A comparison of PERSONAL and IMPERSONAL (autobiographical vs nonautobiographical episodic memory ecphory) demonstrated a preponderantly right hemispheric activation including primarily right temporomesial and temporolateral cortex, right posterior cingulate areas, right insula, and right prefrontal areasG. R. Fink; H. J. Markowitsch; M. Reinkemeier; T. Bruckbauer; J. Kessler; W. D. Heiss. Cerebral representation of one's own past: neural networks involved in autobiographical memory. Journal of Neuroscience 16(13):4275-82, 1996. PMID: 8753888. WOBIB: 68.
These results suggest that a right hemispheric network of temporal, together with posterior, cingulate, and prefrontal, areas is engaged in the ecphory of affect-laden autobiographical informationG. R. Fink; H. J. Markowitsch; M. Reinkemeier; T. Bruckbauer; J. Kessler; W. D. Heiss. Cerebral representation of one's own past: neural networks involved in autobiographical memory. Journal of Neuroscience 16(13):4275-82, 1996. PMID: 8753888. WOBIB: 68.
Cortical activity due to a thermal painful stimulus applied to the right hand was studied in the middle third of the contralateral brain and compared to activations for vibrotactile and motor tasks using the same body part, in nine normal subjectsP. A. Gelnar; B. R. Krauss; P. R. Sheehe; N. M. Szeverenyi; A. V. Apkarian. A comparative fMRI study of cortical representations for thermal painful, vibrotactile, and motor performance tasks. NeuroImage 10(4):460-82, 1999. PMID: 10493903. DOI: 10.1006/nimg.1999.0482. WOBIB: 75.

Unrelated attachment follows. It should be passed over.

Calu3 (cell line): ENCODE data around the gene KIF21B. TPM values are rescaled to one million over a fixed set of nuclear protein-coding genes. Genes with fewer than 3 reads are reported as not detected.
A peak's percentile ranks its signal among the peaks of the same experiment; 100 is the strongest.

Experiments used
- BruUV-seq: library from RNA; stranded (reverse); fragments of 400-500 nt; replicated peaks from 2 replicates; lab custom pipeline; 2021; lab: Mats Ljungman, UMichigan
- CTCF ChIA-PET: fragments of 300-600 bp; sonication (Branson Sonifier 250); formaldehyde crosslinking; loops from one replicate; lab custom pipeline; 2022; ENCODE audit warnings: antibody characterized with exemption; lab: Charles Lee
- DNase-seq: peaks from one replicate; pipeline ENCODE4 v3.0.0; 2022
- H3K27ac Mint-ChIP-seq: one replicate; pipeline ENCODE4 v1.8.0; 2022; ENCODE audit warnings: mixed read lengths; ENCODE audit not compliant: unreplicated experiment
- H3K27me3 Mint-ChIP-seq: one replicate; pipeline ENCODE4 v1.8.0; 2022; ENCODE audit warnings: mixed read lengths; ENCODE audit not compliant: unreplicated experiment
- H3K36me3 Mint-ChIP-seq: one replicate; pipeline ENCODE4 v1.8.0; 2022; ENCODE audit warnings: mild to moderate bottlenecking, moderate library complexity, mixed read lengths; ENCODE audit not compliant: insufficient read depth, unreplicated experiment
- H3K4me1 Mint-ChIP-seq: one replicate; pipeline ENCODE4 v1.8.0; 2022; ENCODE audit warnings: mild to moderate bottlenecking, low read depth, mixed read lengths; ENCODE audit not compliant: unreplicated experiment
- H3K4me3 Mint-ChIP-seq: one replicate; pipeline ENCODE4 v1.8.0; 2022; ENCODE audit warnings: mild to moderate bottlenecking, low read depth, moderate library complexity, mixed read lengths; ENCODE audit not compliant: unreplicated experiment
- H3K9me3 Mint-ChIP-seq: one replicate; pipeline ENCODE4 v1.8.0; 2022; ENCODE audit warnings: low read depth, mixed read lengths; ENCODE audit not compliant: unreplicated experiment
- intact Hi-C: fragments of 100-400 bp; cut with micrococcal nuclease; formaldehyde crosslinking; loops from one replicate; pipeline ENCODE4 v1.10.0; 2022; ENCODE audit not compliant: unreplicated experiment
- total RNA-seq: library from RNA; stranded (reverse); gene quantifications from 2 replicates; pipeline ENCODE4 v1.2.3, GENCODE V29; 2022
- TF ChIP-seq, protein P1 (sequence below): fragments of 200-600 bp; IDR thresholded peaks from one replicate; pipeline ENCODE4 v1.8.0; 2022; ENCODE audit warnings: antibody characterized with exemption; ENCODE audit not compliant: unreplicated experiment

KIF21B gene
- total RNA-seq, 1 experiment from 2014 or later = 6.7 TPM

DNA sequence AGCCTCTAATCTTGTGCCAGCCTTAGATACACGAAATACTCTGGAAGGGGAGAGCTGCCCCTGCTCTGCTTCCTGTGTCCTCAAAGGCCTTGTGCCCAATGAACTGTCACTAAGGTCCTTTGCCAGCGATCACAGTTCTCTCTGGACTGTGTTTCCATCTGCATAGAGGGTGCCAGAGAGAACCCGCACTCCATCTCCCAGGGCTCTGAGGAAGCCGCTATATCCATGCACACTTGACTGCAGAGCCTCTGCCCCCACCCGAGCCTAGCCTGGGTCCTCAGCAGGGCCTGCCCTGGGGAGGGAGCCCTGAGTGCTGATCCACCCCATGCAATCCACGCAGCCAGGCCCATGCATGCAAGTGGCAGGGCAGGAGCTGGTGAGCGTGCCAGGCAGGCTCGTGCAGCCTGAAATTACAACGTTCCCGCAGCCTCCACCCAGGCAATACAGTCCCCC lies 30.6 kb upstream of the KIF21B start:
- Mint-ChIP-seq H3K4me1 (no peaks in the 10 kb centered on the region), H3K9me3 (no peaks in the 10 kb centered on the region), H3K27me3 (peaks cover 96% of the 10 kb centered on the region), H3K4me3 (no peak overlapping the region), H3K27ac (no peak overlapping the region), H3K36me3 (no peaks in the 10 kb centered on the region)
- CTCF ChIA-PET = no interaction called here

The hypnotic state induced a significant activation of a right-sided extrastriate area and the anterior cingulate cortexM. E. Faymonville; S. Laureys; C. Degueldre; G. DelFiore; A. Luxen; G. Franck; M. Lamy; P. Maquet. Neural mechanisms of antinociceptive effects of hypnosis. Anesthesiology 92(5):1257-67, 2000. PMID: 10781270. WOBIB: 76.
Journal of Neuroscience, 19, 3962-3972], a right dorsolateral prefrontal region showed a greater response to correct low- versus correct high-confidence judgementsR. N. Henson; Michael D. Rugg; T. Shallice; R. J. Dolan. Confidence in recognition memory for words: dissociating right prefrontal roles in episodic retrieval. Journal of Cognitive Neuroscience 12(6):913-23, 2000. PMID: 11177413. WOBIB: 80.